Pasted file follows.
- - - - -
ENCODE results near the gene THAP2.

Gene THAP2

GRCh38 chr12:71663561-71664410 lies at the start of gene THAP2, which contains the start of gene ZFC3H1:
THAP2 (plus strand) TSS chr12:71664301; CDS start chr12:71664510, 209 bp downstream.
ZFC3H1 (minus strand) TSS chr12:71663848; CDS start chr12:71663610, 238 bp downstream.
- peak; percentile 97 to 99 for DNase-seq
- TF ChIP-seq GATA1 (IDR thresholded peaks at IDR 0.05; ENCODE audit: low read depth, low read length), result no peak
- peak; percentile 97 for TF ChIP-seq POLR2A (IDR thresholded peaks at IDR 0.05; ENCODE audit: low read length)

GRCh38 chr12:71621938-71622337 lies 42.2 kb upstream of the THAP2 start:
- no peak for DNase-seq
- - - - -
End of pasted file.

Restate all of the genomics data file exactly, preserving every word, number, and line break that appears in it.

ENCODE results near the gene THAP2.

Gene THAP2

GRCh38 chr12:71663561-71664410 lies at the start of gene THAP2, which contains the start of gene ZFC3H1:
THAP2 (plus strand) TSS chr12:71664301; CDS start chr12:71664510, 209 bp downstream.
ZFC3H1 (minus strand) TSS chr12:71663848; CDS start chr12:71663610, 238 bp downstream.
- peak; percentile 97 to 99 for DNase-seq
- TF ChIP-seq GATA1 (IDR thresholded peaks at IDR 0.05; ENCODE audit: low read depth, low read length), result no peak
- peak; percentile 97 for TF ChIP-seq POLR2A (IDR thresholded peaks at IDR 0.05; ENCODE audit: low read length)

GRCh38 chr12:71621938-71622337 lies 42.2 kb upstream of the THAP2 start:
- no peak for DNase-seq